# What is the relationship between gross margin and profit margin?

Gross margin and profit margin are two measures used to determine the strength of a company's earning power. Gross margin measures the amount of revenue a business generates after deducting the cost of goods sold. This is a top-level measure of a company's sales numbers. Profit margin measures net profit in relation to total sales during a period. The profit margin represents the amount of money from total sales that a company can reinvest in its operations.

A basic formula for gross margin is revenue minus cost of goods sold divided by revenue. This returns a percentage that indicates how much revenue is paid for the cost of goods sold. For example, a company has \$750,000 in sales and \$450,000 in cost of goods sold. This results in a gross margin of 40%; therefore, \$0.60 of every dollar goes to pay for the cost of goods sold. The relationship between gross margin and profit margin starts with this calculation.

The markup formula is net profit divided by total profit. For example, the company in the example above has a net income of \$75,000 USD with a total income of \$750,000 USD. The profit margin is 10%. The measure determines that for every \$1 in sales, \$0.10 will generate a profit for the company. Companies often compare their gross margin and profit margin to determine the drop in gross profit after expenses.

Both the gross margin information and the profit margin formula come from information on a company's income statement. Companies prepare this statement every month. This allows a comparison between these two formulas frequently. Owners and managers can compare these formulas to determine an upward or downward trend in profitability. Companies can also use the information from these formulas as a benchmark against other companies or the industry standard.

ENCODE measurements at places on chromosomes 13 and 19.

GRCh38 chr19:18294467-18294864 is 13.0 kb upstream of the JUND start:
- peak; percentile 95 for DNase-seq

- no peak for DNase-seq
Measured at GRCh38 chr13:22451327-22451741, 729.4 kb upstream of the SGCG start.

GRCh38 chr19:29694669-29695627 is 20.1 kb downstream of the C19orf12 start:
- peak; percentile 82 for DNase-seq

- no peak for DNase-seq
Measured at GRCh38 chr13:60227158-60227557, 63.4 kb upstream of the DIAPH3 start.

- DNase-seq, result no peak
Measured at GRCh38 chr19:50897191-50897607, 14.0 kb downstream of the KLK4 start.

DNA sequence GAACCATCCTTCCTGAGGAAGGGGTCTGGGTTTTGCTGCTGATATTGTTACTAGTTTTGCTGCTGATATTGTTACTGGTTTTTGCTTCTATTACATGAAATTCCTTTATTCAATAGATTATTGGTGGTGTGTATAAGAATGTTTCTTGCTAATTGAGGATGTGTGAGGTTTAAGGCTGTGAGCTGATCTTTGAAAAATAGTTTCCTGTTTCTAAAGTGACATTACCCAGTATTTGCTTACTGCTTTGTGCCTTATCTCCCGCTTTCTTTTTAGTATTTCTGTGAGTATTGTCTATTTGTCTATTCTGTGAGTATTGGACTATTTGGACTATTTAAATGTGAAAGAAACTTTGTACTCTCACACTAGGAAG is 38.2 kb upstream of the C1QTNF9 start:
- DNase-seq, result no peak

Both gross margin and profit margin can lead to incorrect numbers, sometimes stemming from poorly prepared income statements. The income statement also includes non-cash expenses such as depreciation and amortization. This reduces a company's profit for a certain period. The markup reflects a smaller percentage, giving an inaccurate value.

External stakeholders are often most interested in these numbers. They can easily calculate information from published financial information. Using this data, investors can determine whether they want to remain invested in the company or move on to more profitable investments.

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